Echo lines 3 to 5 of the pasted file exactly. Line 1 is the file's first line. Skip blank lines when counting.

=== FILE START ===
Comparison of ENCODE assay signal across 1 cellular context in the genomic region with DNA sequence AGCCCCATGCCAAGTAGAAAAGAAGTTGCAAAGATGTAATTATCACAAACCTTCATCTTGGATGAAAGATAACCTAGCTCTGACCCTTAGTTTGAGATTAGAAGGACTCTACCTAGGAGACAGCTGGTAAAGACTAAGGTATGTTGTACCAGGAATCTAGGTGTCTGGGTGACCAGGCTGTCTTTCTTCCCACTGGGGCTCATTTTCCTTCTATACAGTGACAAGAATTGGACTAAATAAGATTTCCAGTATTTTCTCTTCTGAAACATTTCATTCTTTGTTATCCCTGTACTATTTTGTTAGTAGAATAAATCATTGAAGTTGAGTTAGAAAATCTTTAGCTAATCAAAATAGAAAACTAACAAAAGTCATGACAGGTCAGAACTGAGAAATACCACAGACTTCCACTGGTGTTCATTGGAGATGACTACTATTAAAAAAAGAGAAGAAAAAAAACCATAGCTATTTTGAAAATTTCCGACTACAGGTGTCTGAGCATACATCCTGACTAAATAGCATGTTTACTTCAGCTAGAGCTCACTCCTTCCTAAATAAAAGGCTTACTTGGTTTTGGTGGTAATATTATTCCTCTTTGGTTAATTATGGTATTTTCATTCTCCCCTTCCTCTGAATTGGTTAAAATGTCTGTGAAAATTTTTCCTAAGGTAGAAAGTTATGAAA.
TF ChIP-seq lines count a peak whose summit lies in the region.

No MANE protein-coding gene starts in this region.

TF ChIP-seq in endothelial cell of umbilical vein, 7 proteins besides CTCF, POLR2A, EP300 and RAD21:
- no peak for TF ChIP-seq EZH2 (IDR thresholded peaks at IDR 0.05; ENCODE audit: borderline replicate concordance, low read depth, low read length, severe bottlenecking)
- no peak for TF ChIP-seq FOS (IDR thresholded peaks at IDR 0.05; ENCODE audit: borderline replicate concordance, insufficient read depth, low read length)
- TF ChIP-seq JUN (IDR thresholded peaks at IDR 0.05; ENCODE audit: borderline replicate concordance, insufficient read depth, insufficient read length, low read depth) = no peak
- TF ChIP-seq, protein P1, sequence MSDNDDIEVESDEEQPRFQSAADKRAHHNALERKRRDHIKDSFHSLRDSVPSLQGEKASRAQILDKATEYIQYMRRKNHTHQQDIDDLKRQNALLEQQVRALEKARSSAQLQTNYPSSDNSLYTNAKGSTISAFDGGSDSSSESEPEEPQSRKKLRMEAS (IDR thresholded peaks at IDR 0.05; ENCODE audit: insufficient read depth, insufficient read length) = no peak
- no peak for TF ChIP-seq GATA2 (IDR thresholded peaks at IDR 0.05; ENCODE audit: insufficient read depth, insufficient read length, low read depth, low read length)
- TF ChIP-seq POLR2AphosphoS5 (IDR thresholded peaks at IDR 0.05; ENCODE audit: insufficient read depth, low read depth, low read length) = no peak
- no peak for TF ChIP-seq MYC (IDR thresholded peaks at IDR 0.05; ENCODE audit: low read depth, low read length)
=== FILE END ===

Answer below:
No MANE protein-coding gene starts in this region.

TF ChIP-seq in endothelial cell of umbilical vein, 7 proteins besides CTCF, POLR2A, EP300 and RAD21:
- no peak for TF ChIP-seq EZH2 (IDR thresholded peaks at IDR 0.05; ENCODE audit: borderline replicate concordance, low read depth, low read length, severe bottlenecking)